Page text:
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Abstract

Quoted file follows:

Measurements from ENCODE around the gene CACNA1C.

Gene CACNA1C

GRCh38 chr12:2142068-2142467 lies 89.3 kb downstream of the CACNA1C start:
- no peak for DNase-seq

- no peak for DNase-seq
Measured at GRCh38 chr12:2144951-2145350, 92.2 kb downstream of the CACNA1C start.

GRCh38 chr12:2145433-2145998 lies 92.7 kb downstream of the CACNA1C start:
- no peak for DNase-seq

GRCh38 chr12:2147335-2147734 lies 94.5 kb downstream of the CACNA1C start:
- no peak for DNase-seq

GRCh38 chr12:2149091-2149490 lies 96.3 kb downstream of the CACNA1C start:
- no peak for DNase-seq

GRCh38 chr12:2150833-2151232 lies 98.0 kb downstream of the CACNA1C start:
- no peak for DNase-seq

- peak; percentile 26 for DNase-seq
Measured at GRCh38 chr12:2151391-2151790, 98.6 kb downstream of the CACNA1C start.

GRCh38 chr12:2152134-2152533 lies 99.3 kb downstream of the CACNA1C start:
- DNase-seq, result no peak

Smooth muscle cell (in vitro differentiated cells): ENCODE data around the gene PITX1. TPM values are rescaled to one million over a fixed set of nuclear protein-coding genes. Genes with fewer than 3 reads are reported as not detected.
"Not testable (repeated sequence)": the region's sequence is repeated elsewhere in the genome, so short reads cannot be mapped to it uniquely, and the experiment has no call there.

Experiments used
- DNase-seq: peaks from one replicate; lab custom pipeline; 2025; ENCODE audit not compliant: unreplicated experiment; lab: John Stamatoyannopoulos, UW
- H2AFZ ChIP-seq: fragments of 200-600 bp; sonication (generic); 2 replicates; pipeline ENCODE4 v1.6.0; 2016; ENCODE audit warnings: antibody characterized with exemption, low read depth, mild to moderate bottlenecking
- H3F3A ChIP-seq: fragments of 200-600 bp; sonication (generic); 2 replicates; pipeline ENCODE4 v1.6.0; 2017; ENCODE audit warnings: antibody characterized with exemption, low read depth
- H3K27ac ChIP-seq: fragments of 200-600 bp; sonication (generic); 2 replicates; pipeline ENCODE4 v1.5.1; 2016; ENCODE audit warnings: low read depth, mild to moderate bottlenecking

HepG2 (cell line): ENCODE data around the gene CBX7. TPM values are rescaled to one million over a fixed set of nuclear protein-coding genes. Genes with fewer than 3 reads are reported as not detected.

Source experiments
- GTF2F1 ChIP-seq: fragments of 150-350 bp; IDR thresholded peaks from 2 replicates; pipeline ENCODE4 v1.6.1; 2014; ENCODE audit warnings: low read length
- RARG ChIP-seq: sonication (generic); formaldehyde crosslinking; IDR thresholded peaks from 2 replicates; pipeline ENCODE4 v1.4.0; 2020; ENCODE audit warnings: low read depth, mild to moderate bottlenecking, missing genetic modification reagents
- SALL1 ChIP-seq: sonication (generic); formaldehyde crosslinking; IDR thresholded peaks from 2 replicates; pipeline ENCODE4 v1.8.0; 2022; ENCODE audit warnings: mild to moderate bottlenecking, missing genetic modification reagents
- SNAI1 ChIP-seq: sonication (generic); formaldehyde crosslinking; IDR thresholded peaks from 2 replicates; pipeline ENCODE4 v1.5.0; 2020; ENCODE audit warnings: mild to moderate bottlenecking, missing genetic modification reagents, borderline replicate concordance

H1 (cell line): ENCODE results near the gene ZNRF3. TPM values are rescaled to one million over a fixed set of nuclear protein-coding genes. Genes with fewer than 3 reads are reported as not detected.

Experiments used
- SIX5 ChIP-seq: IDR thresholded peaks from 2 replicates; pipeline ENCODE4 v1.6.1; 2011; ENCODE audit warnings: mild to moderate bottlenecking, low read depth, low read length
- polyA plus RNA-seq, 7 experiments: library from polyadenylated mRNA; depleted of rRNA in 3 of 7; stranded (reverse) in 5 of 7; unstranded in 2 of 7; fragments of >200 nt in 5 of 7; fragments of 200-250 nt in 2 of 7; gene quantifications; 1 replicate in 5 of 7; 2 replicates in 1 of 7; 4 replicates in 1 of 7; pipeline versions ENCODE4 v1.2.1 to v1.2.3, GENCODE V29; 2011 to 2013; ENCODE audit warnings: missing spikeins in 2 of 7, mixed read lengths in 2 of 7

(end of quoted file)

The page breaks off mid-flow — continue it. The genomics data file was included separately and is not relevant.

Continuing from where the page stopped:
This study investigates the effect of introducing a fiscally neutral increasing block-rate water budget price structure on residential water demand. We estimate that demand was reduced by at least 18 percent, although the reduction was achieved gradually over more than three years. As intermediate steps the study derives estimates of price and income elasticities that rely only on longitudinal variability. We investigate how different subpopulations responded to the pricing change and find evidence that marginal, rather than average, prices may be driving consumption. Additionally, we derive alternative rate structures that might have been implemented, and assess the estimated demand effects of those rate structures.

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